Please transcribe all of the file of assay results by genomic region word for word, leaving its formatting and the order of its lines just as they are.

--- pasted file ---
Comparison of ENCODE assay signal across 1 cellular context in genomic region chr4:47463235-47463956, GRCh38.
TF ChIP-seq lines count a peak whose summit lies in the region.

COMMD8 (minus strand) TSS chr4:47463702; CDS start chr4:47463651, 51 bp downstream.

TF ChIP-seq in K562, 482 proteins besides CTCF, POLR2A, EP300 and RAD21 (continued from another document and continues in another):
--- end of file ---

Comparison of ENCODE assay signal across 1 cellular context in genomic region chr4:47463235-47463956, GRCh38.
TF ChIP-seq lines count a peak whose summit lies in the region.

COMMD8 (minus strand) TSS chr4:47463702; CDS start chr4:47463651, 51 bp downstream.

TF ChIP-seq in K562, 482 proteins besides CTCF, POLR2A, EP300 and RAD21 (continued from another document and continues in another):